I would say that what is worst of all about the seizure of national power by a conspiracy of murderous thieves is that it has been normalized. One expects a country with a democratic tradition, that has experienced an authoritarian takeover, the suspension of constitutional order, and revolting crimes committed in the name of its people to experience a political backlash. Now that we have the chance, one would think that we would turn decisively away from thuggish liars who have brought such disasters upon us.

But no. That would be "uncivil," it would be inappropriately "partisan." If the Democratic Party that controls both houses of Congress were to carry out the will of the majority of voters who elected them, and cut off funding for the occupation of a distant land where we are pouring lives and treasure into a bottomless pit for no more reason than the megalomaniacal delusions of a fool -- well, said megalomaniacal fool might call them names. So obviously they can't do that.

Nor can they exercise their constitutional power and civic duty to remove from office those officials who have betrayed their oaths of office, assaulted and dishonored the constitution, and soaked our flag in blood. That would be irresponsible and it's just off the table.

Sen. Reid, Speaker Pelosi, you have betrayed us. You have failed us. The sword of honor was offered to you and you turned away in cowardice, to your everlasting shame.

Update: And tell this guy why you had to give the Decider his war.

A 21-year-old National Guard soldier from Luverne, Minn. is recovering in Germany after being wounded by a bomb in Iraq.

The parents of Spc. Andrew Hanson say their son called them to let them know that the Humvee he was driving had been hit by a bomb. Felicia Hanson said her son called to say his right leg was amputated below the knee and his left leg was amputated at the knee. Felicia Hanson and her husband, Jack, were not told how many soldiers were in the Humvee.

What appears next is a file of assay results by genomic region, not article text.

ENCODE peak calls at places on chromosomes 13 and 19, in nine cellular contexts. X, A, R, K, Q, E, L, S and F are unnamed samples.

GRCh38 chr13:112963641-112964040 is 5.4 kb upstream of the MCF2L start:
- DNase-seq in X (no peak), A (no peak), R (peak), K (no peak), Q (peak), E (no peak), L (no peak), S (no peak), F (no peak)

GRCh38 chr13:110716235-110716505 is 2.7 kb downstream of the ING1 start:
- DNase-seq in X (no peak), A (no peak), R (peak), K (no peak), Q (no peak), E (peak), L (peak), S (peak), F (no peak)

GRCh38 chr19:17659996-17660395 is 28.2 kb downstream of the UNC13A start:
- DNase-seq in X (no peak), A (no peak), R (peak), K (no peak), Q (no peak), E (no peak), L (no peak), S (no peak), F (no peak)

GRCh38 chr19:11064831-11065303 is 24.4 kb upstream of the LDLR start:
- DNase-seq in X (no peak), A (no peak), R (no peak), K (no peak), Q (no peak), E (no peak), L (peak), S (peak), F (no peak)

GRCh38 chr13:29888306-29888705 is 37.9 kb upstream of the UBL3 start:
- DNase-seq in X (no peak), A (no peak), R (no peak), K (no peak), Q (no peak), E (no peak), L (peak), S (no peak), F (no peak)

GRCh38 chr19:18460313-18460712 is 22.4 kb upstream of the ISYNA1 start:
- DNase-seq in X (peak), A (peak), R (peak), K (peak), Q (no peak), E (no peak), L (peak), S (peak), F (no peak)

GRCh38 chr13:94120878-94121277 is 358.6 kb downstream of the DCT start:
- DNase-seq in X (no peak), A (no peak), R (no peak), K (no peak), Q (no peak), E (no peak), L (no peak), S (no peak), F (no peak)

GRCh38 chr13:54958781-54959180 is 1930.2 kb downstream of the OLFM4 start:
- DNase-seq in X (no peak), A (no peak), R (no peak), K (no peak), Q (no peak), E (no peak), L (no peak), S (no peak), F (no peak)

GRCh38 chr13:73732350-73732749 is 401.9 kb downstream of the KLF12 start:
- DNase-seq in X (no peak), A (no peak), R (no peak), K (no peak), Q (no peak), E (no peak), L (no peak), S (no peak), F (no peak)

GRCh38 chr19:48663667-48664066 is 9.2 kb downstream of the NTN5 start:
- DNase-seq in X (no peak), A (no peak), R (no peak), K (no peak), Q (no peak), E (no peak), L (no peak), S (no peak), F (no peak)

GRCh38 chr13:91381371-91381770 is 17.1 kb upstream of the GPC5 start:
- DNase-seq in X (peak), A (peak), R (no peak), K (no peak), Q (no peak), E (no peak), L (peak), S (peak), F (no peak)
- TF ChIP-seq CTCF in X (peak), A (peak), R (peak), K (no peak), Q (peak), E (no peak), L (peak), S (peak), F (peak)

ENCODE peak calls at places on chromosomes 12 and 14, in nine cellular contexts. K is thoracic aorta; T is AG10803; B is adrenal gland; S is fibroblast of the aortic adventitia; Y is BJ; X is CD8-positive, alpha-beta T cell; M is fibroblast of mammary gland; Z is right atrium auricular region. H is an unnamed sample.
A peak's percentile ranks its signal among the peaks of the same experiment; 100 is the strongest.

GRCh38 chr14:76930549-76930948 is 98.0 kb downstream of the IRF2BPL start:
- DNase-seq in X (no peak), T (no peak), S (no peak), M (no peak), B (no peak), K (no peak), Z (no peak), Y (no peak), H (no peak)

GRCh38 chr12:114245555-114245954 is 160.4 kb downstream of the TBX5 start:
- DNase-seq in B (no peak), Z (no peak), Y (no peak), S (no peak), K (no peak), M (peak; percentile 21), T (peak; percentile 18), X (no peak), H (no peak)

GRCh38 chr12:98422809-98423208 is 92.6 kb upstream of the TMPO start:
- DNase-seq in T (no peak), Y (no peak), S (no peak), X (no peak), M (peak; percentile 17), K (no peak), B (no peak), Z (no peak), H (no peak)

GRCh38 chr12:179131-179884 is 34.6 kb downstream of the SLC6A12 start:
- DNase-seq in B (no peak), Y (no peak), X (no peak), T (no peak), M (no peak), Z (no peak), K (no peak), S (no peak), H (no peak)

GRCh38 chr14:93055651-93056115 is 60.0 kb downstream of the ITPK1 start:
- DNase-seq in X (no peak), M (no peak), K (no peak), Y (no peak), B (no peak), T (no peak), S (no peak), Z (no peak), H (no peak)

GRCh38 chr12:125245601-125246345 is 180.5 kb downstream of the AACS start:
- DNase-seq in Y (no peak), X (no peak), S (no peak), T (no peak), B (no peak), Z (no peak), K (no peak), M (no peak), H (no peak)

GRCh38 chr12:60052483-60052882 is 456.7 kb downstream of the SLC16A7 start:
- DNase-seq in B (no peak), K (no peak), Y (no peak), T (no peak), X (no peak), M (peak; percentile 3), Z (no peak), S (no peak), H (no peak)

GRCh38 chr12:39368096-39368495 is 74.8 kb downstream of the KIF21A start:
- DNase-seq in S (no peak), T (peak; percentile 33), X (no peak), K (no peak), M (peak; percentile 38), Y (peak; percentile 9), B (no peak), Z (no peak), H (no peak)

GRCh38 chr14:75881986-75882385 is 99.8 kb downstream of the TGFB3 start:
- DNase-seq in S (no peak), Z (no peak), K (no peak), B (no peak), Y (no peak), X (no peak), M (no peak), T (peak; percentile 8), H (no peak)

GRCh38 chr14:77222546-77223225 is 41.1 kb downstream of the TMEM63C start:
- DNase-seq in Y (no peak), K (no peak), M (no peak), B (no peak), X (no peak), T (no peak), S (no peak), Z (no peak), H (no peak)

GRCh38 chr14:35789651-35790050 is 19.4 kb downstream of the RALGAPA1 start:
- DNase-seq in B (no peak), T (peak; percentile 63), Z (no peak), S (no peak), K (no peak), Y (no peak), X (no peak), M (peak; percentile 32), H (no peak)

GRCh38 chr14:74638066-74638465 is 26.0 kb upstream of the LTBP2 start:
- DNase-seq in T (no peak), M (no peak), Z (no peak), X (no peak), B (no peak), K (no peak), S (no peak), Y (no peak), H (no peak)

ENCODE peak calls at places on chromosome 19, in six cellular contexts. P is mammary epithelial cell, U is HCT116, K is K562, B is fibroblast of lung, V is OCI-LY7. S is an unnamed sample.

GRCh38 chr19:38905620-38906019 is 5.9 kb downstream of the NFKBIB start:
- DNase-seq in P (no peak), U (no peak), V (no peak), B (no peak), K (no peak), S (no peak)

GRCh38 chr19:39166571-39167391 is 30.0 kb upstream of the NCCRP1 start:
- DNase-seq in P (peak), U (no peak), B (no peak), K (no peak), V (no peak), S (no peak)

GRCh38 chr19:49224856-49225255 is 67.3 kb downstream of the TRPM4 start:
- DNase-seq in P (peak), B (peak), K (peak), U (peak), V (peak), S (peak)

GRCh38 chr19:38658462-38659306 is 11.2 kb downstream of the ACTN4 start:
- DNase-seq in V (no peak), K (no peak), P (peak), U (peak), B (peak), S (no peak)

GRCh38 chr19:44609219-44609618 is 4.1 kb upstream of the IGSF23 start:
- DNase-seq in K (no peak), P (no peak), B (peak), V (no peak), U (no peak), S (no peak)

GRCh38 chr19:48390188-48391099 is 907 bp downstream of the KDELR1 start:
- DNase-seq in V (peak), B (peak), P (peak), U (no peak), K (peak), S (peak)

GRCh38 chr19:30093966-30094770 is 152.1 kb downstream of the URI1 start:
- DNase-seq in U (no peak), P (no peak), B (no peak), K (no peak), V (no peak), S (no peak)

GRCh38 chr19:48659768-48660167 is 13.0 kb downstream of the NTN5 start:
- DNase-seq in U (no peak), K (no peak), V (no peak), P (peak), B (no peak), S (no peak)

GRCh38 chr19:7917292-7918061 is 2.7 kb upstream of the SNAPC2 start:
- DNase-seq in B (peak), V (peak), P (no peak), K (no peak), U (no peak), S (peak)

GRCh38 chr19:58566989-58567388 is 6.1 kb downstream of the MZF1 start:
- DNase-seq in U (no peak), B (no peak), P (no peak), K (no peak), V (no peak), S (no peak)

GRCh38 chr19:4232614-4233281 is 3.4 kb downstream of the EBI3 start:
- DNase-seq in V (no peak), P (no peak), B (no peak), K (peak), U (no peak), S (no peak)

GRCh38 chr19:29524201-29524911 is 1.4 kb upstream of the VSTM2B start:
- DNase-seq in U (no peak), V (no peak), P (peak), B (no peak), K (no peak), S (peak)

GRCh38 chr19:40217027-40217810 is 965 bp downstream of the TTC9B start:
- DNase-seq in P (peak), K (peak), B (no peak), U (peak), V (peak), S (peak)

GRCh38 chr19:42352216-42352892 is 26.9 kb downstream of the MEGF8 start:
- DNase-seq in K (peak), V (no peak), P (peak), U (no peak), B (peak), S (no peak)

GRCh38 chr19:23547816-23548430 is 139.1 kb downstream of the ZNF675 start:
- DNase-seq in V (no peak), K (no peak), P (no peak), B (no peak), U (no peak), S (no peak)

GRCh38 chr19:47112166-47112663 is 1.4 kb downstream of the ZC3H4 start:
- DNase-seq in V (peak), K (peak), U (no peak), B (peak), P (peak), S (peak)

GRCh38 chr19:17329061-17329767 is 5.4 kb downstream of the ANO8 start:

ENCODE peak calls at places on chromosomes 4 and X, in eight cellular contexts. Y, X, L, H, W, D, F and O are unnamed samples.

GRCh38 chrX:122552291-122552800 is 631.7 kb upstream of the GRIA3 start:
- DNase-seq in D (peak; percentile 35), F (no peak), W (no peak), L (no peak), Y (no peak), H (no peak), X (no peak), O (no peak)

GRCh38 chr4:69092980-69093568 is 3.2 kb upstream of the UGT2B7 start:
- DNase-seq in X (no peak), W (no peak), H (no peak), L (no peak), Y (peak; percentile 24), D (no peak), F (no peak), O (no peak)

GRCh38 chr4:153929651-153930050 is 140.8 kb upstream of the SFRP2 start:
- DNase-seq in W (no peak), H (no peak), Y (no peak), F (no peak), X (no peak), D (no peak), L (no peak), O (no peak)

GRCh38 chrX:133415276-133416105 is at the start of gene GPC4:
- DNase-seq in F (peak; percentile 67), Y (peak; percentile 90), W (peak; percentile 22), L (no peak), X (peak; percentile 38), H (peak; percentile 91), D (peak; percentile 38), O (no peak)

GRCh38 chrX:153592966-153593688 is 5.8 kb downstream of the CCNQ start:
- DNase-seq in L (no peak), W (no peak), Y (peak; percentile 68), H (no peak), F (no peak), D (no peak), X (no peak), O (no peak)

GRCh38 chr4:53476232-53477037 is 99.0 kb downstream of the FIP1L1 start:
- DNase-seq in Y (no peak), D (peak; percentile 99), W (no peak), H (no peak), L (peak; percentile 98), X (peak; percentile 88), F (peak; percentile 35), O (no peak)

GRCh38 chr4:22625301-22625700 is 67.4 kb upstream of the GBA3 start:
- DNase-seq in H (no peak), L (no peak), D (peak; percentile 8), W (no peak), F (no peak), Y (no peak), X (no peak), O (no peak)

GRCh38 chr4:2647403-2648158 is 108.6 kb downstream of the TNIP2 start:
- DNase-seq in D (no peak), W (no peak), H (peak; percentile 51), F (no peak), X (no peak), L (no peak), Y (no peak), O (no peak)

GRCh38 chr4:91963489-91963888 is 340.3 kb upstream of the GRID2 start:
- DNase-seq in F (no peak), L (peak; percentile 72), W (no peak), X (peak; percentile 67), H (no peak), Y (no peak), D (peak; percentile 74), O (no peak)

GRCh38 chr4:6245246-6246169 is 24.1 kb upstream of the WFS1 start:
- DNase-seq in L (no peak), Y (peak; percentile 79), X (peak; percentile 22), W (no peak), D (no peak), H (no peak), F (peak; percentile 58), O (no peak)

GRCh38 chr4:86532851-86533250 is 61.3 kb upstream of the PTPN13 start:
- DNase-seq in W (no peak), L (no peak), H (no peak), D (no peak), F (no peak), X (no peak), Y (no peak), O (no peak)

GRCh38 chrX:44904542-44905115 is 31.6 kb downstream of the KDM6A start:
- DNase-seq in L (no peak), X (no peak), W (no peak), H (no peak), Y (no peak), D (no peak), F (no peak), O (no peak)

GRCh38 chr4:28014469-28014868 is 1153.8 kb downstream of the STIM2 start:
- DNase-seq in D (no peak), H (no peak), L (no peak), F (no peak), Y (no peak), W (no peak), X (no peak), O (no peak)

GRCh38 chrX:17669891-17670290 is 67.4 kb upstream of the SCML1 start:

The military doesn't normally announce incidents in which there are not immediate deaths of U.S. military personnel. We can only try to piece them together from local stories like this one. The national media don't bother to try, and seldom mention injuries. They usually ignore deaths as well, although they may do a weekly roundup or something like that. If they have to mention it, they still usually say "more than 3,000 deaths." Actually it will be 3,500 by the end of this month, at the rate we're going.

Hey, at least we put a stop to Saddam's nuclear program.

Wednesday, May 23, 2007

The PSA and errr, that other examination . . .

Okay, since I presumed yesterday to give advice to people about a problem I will never have to deal with myself, Roger wants to know what I have to say about the Prostate Specific Antigen test. Don't mind a bit.

Prostate cancer is a very interesting disease, from a public health point of view. It turns out that upon autopsy, something like 70 or 80% of men over seventy who died of other causes are found to have what would have been diagnosed as prostate cancer had it been biopsied, but they never had any symptoms of prostate cancer. (I don't remember the exact numbers and I don't have time to look them up, but it's not important -- it's the basic idea that matters.) So, the question is, did those men in fact have a "disease"?

There is unquestionably a real disease of prostate cancer. More than 30,000 American men die of prostate cancer every year. But 189,000 men are diagnosed with the disease each year. So the question becomes: how many of those men would ever have had symptoms had they not been treated, and how many would have died?

Answer: We don't know. We just don't know. Most prostate cancers are what they call indolent. The tumor grows slowly, it doesn't metastasize, it doesn't cause a problem, you live with it for years without knowing it, then you die of something else. But a minority of them are not: they become aggressive, they metastasize, they kill. We can recognize a more aggressive, dangerous cancer, but we can't tell which "indolent" ones are going to become agressive, or when, or why.

Okay, there are two methods of screening men for prostate cancer. The first is pretty basic: the doctor sticks his finger up your ass and feels your prostate gland. The second measures the level of protein in the blood, called Prostate Specific Antigen, which tends to be elevated when there is cancer present. The DRE alone can detect about 60% of prevalent cancers; adding the PSA to it brings it up to closer to 80%. Whether that is a good thing or not is the question. Nobody can even agree on the so-called Positive Predictive Value of these tests because nobody knows what a false positive is.